• The use of expert industry panels to support or dispute claimants disclosures as being in the public interest and valid as they demonstrate wrong doing. The panel opinion could then be submitted to an Employment Tribunal  or other forum for judgement. ET does not have industry specific knowledge to analyse if wrongdoing is present or if concerns were reasonably held. Panels could sit within professional bodies and would operate a peer review system in analysing disclosures.

• Employment Tribunals were criticised as not understanding the experience or pressures facing whistleblowers. It was suggested that an Office of the Whistleblower could perform this role, or provide significant support in preparation and throughout hearings.

• Holding organisations to account. Two approaches were suggested, firstly there should be consequences for organisations who do not respond effectively to concerns. Secondly, there could be a ‘kitemark’ system for organisations that respond well to concerns, and treat whistleblowers with respect. A further idea to increase transparency would be requesting organisations to disclose the amount they have spent defending whistleblowing claims.

• Organisations should be held to their own whistleblowing policy, breaches of which could be considered contractual breaches.

The session ended on a positive note, attendees felt it to be the beginning of a productive and enthusiastic project. Baroness Kramer encouraged written submissions to the APPG to continue, as work is under way to consolidate information from those involved in whistleblowing to form recommendations for legislative reform.

Protect is keen to support the APPG’s research and proposals, and improve  the landscape for whistleblowers and the public they protect.


Please take the APPG whistleblowing survey if you are a whistleblower


By Protect Adviser, Laura Fatah

Academics at Middlesex University have presented Helen Evans, former Global Head of Safeguarding at Oxfam, with their UK Whistleblower Award for 2018.

In 2018, Helen blew the whistle on the systemic sexual exploitation and abuse perpetrated by Oxfam aid workers. Her revelations were one of the biggest charity scandals in recent years.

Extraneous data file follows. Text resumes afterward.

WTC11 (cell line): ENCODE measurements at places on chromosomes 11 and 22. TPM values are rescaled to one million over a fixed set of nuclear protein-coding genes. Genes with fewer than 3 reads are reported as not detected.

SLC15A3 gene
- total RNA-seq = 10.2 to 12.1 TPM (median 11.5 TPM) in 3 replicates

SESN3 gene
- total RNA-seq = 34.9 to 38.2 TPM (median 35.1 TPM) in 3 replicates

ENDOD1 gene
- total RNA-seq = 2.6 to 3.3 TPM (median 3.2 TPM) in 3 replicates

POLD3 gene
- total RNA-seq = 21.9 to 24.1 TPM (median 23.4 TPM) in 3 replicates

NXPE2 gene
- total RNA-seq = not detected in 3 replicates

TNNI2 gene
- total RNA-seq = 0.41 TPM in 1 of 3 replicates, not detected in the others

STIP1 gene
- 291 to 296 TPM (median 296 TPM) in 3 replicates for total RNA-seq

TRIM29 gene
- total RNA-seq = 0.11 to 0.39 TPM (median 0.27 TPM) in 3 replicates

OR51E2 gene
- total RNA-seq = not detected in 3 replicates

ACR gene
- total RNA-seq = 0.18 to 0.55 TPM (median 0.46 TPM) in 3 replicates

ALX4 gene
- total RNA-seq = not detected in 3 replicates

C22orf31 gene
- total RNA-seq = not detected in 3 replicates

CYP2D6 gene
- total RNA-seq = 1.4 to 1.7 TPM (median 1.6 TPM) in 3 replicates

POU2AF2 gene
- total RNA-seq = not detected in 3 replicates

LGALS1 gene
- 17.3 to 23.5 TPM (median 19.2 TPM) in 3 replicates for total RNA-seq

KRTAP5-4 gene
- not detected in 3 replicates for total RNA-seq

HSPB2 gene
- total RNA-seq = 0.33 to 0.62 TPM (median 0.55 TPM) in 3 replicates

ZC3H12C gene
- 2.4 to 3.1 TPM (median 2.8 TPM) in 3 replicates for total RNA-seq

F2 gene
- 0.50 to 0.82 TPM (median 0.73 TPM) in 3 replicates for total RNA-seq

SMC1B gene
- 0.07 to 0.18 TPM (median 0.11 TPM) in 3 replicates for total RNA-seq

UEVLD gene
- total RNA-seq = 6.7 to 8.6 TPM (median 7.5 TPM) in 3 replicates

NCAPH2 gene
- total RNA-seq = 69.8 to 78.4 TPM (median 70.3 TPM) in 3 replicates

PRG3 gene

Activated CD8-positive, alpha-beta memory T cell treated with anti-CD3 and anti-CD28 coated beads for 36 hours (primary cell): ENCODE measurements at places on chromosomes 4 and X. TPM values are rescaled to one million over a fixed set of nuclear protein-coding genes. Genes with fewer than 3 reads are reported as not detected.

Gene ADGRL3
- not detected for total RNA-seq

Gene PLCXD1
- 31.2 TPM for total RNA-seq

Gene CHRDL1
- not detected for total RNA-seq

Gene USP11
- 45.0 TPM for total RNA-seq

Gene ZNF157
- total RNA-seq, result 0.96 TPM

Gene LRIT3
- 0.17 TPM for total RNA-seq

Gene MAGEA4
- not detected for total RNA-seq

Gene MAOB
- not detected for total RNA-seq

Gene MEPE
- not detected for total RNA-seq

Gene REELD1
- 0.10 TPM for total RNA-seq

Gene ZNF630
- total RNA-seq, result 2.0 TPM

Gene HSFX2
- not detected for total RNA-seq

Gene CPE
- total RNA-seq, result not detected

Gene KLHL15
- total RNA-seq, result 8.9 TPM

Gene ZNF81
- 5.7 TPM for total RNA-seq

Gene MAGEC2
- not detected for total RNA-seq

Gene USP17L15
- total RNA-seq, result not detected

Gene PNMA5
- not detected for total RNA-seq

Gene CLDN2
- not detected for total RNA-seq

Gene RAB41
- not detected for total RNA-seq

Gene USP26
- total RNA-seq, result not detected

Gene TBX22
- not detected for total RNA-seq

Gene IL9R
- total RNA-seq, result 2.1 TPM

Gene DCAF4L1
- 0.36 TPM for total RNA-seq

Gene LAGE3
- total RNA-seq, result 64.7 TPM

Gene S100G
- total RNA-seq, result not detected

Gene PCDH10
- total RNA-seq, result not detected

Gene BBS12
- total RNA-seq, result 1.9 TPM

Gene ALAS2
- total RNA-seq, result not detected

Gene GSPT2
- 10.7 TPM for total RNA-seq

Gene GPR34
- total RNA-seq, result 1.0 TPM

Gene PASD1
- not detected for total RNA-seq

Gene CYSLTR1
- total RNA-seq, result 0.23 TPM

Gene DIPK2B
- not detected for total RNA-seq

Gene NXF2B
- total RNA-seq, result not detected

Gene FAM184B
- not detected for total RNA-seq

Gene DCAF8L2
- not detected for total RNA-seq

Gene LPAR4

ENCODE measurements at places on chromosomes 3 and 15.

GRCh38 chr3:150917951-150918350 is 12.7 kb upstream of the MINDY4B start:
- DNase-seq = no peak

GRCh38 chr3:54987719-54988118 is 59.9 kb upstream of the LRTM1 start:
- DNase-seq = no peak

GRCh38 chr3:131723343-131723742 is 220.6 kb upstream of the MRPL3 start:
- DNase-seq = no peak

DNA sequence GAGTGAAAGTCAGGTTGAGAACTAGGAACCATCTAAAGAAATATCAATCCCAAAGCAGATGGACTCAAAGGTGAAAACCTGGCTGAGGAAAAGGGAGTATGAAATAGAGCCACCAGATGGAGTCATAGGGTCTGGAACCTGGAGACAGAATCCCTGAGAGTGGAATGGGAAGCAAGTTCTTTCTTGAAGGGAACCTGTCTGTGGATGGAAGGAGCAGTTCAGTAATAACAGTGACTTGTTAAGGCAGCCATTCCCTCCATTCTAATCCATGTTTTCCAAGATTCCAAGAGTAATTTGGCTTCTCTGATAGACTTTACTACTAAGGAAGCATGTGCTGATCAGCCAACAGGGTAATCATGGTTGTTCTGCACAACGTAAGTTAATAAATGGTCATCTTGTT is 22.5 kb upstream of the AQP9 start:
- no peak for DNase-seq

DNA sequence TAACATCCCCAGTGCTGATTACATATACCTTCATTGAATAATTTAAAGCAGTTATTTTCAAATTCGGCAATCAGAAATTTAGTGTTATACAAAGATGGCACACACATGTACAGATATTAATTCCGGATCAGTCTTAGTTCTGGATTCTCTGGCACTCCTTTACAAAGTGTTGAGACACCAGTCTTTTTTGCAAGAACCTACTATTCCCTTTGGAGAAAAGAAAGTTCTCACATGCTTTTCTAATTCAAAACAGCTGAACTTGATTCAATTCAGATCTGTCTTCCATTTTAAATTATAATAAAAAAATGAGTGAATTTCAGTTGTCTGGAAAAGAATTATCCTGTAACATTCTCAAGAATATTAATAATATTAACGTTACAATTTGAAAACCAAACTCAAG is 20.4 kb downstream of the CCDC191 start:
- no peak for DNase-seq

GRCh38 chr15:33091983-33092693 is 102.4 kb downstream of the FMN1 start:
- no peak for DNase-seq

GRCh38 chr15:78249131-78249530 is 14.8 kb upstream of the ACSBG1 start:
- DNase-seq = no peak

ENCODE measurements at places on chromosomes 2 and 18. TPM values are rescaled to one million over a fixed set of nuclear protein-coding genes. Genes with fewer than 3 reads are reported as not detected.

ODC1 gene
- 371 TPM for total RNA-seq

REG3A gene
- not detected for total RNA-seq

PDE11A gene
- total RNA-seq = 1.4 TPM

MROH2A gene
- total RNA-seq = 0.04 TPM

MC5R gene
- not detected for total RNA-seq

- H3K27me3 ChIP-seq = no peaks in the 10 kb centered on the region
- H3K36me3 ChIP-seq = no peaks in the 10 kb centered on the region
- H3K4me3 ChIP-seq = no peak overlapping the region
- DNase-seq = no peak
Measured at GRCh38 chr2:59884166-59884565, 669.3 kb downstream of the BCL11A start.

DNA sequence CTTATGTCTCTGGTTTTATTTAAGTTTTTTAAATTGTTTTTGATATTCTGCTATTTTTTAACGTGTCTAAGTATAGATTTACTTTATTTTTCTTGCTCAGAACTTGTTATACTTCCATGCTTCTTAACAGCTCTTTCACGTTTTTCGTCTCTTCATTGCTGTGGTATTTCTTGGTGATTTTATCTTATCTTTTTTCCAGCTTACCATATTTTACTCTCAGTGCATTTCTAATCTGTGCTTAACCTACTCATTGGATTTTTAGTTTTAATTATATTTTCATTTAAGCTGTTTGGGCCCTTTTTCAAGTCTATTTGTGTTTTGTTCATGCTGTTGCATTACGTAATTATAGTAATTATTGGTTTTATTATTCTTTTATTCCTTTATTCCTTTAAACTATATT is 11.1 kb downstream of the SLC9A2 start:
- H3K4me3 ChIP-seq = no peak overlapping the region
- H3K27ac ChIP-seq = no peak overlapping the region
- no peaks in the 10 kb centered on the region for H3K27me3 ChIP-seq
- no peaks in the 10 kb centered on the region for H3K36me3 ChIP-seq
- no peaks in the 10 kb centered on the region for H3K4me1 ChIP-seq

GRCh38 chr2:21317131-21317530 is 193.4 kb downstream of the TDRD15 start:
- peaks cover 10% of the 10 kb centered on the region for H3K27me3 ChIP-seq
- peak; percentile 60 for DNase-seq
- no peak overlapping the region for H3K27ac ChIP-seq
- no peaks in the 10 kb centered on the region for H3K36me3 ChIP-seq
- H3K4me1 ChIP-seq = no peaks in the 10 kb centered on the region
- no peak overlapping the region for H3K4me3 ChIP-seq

While Helen worked at Oxfam GB she pleaded for more safeguarding investment and quit in frustration in 2015 when her request fell on deaf ears. She took her concerns to the Charity Commission, yet despite the seriousness of her revelations, they took little action. She went public with a Channel 4 news interview in 2018 when the matter came to national attention following a Times investigation. Her disclosures, and those from others, led to two public inquiries by the International Development Select Committee and Charity Commission.

She said, “The decision to whistleblow was the hardest decision of my life. The impact on my life and my family’s life has been considerable. Yet it doesn’t come close to the devastating impact of sexual abuse perpetrated by aid workers.

“Despite what’s happened I still believe in the charity sector and have confidence the vast majority of aid workers are there for all the right reasons. The sector though must change, and never again approach safeguarding with such complacency”.

Helen has recently taken up post as Chief Executive of a medical charity and has chosen to share today’s Award with the NGO Safe Space. This organisation was founded by Shaista Aziz and Alexia Pepper de Caires in March 2018 to gather testimonies on sexual harassment, exploitation and abuse in the humanitarian aid and international development sector, to provide solidarity to survivors and victims, and to seek accountability and redress.

Professor David Lewis, Head of the University’s Whistleblowing Research Unit, said, “Helen’s persistence and courage were key factors in her winning this Award”.

Protect would also like to congratulate Helen as well as thank her for speaking up to stop harm.